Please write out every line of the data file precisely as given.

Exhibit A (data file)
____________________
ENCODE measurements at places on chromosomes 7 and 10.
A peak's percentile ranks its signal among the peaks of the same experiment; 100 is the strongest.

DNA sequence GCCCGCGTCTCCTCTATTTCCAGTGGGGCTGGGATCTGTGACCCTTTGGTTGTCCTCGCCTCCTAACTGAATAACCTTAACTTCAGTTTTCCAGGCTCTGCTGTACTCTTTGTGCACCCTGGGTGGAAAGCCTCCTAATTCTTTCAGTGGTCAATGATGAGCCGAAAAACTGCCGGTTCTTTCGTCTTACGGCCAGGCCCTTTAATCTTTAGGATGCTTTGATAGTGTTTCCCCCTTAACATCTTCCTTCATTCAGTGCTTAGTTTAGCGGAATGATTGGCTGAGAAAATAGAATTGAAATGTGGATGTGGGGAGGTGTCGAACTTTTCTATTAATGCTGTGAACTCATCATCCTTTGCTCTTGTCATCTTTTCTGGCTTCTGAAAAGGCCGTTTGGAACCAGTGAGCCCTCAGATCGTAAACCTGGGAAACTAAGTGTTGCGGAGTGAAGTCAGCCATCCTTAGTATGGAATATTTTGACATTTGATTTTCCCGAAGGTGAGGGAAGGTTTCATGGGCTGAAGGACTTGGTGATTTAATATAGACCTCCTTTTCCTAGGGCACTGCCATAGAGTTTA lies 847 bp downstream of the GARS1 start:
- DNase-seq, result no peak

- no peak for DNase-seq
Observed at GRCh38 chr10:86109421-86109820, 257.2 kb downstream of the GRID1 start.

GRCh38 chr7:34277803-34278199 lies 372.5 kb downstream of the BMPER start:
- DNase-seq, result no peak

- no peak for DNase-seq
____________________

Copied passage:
ENCODE measurements at places on chromosomes 7 and 10.
A peak's percentile ranks its signal among the peaks of the same experiment; 100 is the strongest.

DNA sequence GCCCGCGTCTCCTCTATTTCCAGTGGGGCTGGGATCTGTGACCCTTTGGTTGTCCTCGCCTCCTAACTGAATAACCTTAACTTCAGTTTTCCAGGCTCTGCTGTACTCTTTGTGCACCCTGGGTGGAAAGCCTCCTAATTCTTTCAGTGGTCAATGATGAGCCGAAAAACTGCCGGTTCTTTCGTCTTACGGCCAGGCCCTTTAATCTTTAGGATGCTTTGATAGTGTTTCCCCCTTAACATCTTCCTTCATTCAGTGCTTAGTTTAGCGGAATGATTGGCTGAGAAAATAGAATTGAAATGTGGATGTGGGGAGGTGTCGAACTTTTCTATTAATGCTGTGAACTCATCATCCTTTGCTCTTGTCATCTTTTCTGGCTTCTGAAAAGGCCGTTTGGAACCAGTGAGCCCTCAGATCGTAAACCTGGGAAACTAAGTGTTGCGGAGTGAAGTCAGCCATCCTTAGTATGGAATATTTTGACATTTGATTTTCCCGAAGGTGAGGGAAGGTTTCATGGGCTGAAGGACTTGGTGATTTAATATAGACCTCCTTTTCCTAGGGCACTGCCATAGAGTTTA lies 847 bp downstream of the GARS1 start:
- DNase-seq, result no peak

- no peak for DNase-seq
Observed at GRCh38 chr10:86109421-86109820, 257.2 kb downstream of the GRID1 start.

GRCh38 chr7:34277803-34278199 lies 372.5 kb downstream of the BMPER start:
- DNase-seq, result no peak

- no peak for DNase-seq